Alternatively, role of MRI or hysteroscopy under anesthesia may be considered occasionally to investigate chronic AUB in this group of patients if medical management has failed to improve symptoms. Contrast hysterosonography COH with saline infusion sonography SIS : the accuracy of TVS in diagnosing intracavity pathology such as submucous fibroids and polyps is improved with SIS to levels of accuracy comparable to that of outpatient hysteroscopy.

Magnetic resonance imaging: MRI is more accurate than TVS in the presence of multiple fibroids to allow mapping and instigate appropriate treatment in selective cases. EB is not required for all patients with AUB. Doctors should use their clinical acumen and assessment of risk factors in order to determine which group of patients would benefit from histological evaluation of endometrium.

The s ushered in the pipelle EB device for outpatient sampling of the endometrium in women with AUB. It is a small-diameter, disposable, flexible cannula that can be used to perform a biopsy quickly in a clinic during speculum examination and is reasonably tolerated. Two meta-analyses have clearly emphasized the satisfactory sensitivity and specificity of an EB in the diagnosis of endometrial cancer in women with AUB.

A positive test result of EB is more accurate for ruling in disease than a negative test result is for ruling it out. Therefore, in cases of AUB where symptoms persist despite negative biopsy, further evaluation is warranted. Particularly in premenopausal women, endometrial sampling is not efficient for the diagnosis of endometrial polyps, adenomyosis or fibroids.

Focal endometrial abnormalities are frequent causes of AUB in postmenopausal women, and although most of these lesions are benign, it is important to diagnose and treat them to resolve the presenting symptoms and rule out malignancy.

This is best achieved by hysteroscopy and removal of the focal lesion under direct vision. Hysteroscopy is confirmed as the gold standard in the assessment of AUB in menopause, permitting the elimination of the false-negative results of blind biopsy through direct visualization of the uterine cavity and the performance of targeted biopsy in case of doubt.

The high accuracy, sensitivity and specificity of hysteroscopy are well studied Table 3. Note: Data from Angioni et al. AH has been widely recommended with substantial evidence to prove its safety, efficacy and acceptability, but it is a mini-invasive procedure and can be associated with complications including severe pain. Like other methods, hysteroscopy is also beset by limitations, especially in premenopausal women.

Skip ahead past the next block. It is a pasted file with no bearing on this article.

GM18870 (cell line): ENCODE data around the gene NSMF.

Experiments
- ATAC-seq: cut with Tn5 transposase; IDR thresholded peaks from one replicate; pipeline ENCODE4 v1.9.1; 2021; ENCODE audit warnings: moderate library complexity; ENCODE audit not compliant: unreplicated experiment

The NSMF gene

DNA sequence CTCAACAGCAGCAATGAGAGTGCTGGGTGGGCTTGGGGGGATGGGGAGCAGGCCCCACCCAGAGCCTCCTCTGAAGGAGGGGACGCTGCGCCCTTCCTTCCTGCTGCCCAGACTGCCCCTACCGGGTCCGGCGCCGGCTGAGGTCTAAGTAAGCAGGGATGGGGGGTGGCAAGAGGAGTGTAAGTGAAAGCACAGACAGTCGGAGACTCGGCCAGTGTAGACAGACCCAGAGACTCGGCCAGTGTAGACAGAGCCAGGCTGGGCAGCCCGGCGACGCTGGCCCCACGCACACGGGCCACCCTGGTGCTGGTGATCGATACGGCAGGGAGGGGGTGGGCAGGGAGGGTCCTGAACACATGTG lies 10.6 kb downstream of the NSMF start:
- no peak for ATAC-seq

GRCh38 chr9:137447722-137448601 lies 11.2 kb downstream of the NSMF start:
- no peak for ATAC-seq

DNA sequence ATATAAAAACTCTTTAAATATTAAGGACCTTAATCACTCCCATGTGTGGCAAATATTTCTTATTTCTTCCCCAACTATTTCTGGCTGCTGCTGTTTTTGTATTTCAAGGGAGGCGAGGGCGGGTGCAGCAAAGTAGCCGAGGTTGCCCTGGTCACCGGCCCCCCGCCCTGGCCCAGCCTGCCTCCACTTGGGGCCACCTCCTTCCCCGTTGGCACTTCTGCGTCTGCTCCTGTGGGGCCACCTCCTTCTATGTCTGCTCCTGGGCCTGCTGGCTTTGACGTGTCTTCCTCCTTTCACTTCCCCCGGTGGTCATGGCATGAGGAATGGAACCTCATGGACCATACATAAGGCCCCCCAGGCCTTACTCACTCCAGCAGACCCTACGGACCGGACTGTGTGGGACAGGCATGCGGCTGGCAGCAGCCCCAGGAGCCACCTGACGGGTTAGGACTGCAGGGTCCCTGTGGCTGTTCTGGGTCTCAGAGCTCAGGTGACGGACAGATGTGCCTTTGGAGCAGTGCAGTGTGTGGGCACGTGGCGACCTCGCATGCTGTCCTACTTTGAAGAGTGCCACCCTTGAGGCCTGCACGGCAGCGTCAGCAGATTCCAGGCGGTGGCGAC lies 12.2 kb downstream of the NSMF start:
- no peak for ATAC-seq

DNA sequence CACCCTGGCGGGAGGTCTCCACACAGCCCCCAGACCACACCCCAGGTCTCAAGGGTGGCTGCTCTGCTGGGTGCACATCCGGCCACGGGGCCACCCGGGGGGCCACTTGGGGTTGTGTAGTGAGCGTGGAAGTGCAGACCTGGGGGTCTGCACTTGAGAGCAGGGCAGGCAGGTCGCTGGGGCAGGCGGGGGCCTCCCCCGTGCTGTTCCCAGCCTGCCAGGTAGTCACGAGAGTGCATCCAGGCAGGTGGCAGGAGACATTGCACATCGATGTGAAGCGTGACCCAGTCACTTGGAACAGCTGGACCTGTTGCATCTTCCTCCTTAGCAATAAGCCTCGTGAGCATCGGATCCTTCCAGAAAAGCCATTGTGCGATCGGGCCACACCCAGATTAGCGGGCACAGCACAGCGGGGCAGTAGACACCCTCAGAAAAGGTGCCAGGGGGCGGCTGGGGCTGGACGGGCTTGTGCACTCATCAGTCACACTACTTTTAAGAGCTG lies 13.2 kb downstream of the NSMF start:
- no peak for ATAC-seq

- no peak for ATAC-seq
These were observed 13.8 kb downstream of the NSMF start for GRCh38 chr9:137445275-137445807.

Some of these include phase of the menstrual cycle, presence of copious bleeding and mistaking uneven surfaces as pathologic. Excessive uterine distension can affect the detection of disease. Cooper et al 43 published an analysis of cost-effectiveness of different strategies for investigating AUB and concluded that outpatient hysteroscopy appeared to be the most cost-effective first-line investigation for women with HMB referred to secondary care after failed medical interventions, including levonorgestrel intrauterine system LNG-IUS.

In conclusion, the above investigations should be used to complement each other depending on available resources to achieve an accurate diagnosis that would then help the clinician to optimize the management of women presenting with AUB. After excluding malignancy, the treatment goals for management of women with AUB include reduction of blood loss, improvement in quality of life and the treatment of any structural abnormality that appears to be contributing to the AUB.

Pharmacological treatment for regulation of the menstrual cycles and reduction of monthly bleeding should ideally be the first-line treatment offered in primary care prior to considering referral of these women with AUB to secondary care. It is now a standard practice in most NHS hospitals to offer outpatient treatment of endometrial polyps.

With advances in endoscopic technology, it is now possible to offer therapeutic ambulatory hysteroscopic procedures without the need for hospital admission and anesthesia. Outpatient polypectomy has been shown to be more cost-effective than inpatient polypectomy.

The convenience and immediacy of the see-and-treat approach seem to be advantageous, especially in the one-stop setup ideal for urgent referrals for women with PMB. To increase acceptability of this new approach, it is extremely crucial that women attending one-stop clinics are well informed.


Asuhan Keperawatan Pada Gangguan Haid Dan Endometriosis

The rapid evolution in ambulatory hysteroscopy AH has transformed the approach to diagnose and manage abnormal uterine bleeding AUB. The medical management in primary care remains the mainstay for initial treatment of this common presentation; however, many women are referred to secondary care for further evaluation. To confirm the diagnosis of suspected intrauterine pathology, the traditional diagnostic tool of day case hysteroscopy and dilatation and curettage in a hospital setting under general anesthesia is now no longer required. The combination of ultrasound diagnostics and modern AH now allows thorough evaluation of uterine cavity in an outpatient setting.


266377204 Askep Endometriosis

Gangguan haid adalah kelainan-kelainan pada keadaan menstruasi yang dapat berupa kelainan atau kelainan dari jumlah darah yang dikeluarkan dan lamanya perdarahan. Premenstrual Tension Ketegangan pra haid 2. Disminorea: primer dan sekunder 3. Esterogen dan progesteron terganggu atau tidak dihasilkan.